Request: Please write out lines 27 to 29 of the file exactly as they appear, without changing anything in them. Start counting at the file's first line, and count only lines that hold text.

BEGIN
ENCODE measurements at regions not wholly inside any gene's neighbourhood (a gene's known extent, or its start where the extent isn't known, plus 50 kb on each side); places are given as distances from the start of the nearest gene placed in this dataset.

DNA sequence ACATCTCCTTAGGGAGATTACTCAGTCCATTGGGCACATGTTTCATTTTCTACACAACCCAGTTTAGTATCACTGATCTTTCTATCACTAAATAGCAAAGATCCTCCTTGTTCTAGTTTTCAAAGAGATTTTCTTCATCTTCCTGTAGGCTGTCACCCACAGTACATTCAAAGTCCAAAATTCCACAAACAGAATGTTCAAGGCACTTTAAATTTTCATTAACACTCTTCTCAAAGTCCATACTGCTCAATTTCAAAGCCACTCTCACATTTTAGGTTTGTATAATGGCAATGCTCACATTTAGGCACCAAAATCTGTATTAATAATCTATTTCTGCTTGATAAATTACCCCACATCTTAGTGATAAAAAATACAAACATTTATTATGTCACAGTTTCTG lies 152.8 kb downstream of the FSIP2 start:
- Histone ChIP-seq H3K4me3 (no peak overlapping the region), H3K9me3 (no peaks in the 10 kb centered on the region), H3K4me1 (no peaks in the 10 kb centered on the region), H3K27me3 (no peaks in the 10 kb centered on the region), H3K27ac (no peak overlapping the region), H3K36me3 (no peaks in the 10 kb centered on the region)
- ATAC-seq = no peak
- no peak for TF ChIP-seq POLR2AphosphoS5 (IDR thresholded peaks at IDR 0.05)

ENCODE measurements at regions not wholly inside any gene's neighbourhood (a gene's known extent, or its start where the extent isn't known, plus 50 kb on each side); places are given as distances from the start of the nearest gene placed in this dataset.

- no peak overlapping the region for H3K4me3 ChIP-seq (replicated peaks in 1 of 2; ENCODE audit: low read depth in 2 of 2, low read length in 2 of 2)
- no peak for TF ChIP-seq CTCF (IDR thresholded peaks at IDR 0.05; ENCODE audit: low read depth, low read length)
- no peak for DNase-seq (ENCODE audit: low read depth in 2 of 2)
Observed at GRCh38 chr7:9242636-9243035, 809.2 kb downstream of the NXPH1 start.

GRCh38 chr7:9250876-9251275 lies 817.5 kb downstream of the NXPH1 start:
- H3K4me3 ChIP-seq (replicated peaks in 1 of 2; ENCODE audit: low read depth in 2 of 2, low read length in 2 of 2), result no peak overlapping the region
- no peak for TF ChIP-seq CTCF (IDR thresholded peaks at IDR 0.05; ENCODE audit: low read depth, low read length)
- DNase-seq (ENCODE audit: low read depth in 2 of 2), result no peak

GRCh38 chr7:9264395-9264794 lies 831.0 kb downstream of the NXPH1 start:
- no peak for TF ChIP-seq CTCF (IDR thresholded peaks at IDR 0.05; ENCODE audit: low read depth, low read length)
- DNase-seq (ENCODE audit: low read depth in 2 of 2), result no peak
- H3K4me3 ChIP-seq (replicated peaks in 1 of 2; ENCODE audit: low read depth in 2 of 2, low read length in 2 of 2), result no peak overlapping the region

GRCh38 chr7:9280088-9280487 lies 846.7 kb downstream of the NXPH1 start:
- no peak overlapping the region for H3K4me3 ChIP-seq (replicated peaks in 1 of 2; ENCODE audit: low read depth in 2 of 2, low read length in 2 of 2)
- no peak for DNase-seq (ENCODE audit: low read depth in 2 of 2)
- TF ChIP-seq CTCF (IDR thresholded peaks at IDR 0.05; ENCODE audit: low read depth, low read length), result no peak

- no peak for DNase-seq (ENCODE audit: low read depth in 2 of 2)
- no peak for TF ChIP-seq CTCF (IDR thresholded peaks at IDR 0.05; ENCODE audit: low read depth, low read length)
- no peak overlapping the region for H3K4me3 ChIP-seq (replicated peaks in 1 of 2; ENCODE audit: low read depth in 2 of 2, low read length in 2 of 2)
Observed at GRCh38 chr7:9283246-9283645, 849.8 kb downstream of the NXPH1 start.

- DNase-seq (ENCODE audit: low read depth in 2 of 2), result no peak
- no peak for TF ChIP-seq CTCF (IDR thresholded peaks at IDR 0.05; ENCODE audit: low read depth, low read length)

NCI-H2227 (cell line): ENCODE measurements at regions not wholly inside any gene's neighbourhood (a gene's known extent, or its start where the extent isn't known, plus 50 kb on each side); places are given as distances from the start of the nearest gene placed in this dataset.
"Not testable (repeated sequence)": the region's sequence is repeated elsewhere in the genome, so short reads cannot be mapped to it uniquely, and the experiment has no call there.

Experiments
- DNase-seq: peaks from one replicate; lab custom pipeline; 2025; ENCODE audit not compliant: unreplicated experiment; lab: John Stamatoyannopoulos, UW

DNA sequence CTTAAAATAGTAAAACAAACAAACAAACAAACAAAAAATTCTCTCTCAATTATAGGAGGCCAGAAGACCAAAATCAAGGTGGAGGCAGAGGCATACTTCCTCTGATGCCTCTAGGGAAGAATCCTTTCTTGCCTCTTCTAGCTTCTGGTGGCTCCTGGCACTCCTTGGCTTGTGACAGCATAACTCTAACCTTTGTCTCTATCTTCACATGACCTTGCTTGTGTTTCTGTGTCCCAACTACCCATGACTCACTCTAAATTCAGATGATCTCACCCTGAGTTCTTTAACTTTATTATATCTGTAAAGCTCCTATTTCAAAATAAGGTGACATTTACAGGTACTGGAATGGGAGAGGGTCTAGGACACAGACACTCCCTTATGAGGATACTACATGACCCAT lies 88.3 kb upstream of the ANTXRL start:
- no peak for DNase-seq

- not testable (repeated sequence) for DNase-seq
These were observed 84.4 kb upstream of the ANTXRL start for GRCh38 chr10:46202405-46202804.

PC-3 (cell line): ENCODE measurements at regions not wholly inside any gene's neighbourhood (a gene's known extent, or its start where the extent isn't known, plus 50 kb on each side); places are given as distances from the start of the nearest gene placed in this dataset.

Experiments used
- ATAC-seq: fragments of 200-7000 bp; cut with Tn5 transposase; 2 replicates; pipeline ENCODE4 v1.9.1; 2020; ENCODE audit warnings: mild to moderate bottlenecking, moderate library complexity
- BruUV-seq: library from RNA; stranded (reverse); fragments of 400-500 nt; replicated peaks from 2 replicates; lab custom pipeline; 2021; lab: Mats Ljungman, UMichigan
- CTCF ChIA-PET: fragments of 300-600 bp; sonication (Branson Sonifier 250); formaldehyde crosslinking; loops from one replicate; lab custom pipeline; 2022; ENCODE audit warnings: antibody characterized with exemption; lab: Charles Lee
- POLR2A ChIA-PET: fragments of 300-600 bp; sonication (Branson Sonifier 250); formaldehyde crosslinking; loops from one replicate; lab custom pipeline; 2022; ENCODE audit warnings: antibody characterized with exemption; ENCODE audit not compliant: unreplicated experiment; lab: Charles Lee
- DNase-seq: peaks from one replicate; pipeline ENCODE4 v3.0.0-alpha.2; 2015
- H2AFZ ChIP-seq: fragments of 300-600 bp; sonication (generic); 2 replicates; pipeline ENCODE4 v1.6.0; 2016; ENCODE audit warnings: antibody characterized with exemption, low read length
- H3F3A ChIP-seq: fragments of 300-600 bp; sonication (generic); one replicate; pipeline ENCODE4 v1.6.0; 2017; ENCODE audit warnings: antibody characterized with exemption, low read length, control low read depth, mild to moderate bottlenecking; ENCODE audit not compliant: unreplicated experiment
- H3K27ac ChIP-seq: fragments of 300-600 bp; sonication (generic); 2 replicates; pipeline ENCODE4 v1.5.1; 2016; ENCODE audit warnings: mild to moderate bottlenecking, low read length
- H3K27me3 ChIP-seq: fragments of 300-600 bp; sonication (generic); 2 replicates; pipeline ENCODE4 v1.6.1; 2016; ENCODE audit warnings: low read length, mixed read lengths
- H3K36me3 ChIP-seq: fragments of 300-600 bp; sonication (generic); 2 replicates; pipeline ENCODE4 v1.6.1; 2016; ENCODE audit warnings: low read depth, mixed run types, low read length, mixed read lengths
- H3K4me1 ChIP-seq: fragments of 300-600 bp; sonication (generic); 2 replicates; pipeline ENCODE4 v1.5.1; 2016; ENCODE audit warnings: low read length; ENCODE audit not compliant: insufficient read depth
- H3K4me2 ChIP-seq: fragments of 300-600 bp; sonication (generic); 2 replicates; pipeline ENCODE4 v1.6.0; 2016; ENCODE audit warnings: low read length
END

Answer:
- DNase-seq (ENCODE audit: low read depth in 2 of 2), result no peak
- no peak for TF ChIP-seq CTCF (IDR thresholded peaks at IDR 0.05; ENCODE audit: low read depth, low read length)

NCI-H2227 (cell line): ENCODE measurements at regions not wholly inside any gene's neighbourhood (a gene's known extent, or its start where the extent isn't known, plus 50 kb on each side); places are given as distances from the start of the nearest gene placed in this dataset.